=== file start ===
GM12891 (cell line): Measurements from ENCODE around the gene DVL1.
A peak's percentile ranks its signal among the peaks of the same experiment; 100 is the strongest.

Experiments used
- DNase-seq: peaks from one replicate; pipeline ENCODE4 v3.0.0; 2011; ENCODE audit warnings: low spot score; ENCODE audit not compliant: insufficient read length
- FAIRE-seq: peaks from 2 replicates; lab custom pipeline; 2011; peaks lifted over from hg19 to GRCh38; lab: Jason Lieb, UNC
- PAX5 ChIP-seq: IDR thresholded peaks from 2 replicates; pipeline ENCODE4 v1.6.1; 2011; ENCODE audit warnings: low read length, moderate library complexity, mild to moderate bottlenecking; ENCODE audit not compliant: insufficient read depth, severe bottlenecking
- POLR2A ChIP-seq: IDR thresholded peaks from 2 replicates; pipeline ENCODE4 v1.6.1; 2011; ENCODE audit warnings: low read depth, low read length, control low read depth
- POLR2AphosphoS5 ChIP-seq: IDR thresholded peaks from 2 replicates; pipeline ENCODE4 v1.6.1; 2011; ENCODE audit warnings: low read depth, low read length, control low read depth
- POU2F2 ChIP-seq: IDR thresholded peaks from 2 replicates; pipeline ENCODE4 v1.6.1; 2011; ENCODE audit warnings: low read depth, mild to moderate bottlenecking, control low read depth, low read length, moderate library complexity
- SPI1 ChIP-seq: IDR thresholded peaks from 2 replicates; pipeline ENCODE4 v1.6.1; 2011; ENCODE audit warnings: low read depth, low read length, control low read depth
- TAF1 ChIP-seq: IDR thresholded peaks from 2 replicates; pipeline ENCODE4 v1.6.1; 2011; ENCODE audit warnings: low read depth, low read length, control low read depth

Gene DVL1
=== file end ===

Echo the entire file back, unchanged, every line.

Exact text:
GM12891 (cell line): Measurements from ENCODE around the gene DVL1.
A peak's percentile ranks its signal among the peaks of the same experiment; 100 is the strongest.

Experiments used
- DNase-seq: peaks from one replicate; pipeline ENCODE4 v3.0.0; 2011; ENCODE audit warnings: low spot score; ENCODE audit not compliant: insufficient read length
- FAIRE-seq: peaks from 2 replicates; lab custom pipeline; 2011; peaks lifted over from hg19 to GRCh38; lab: Jason Lieb, UNC
- PAX5 ChIP-seq: IDR thresholded peaks from 2 replicates; pipeline ENCODE4 v1.6.1; 2011; ENCODE audit warnings: low read length, moderate library complexity, mild to moderate bottlenecking; ENCODE audit not compliant: insufficient read depth, severe bottlenecking
- POLR2A ChIP-seq: IDR thresholded peaks from 2 replicates; pipeline ENCODE4 v1.6.1; 2011; ENCODE audit warnings: low read depth, low read length, control low read depth
- POLR2AphosphoS5 ChIP-seq: IDR thresholded peaks from 2 replicates; pipeline ENCODE4 v1.6.1; 2011; ENCODE audit warnings: low read depth, low read length, control low read depth
- POU2F2 ChIP-seq: IDR thresholded peaks from 2 replicates; pipeline ENCODE4 v1.6.1; 2011; ENCODE audit warnings: low read depth, mild to moderate bottlenecking, control low read depth, low read length, moderate library complexity
- SPI1 ChIP-seq: IDR thresholded peaks from 2 replicates; pipeline ENCODE4 v1.6.1; 2011; ENCODE audit warnings: low read depth, low read length, control low read depth
- TAF1 ChIP-seq: IDR thresholded peaks from 2 replicates; pipeline ENCODE4 v1.6.1; 2011; ENCODE audit warnings: low read depth, low read length, control low read depth

Gene DVL1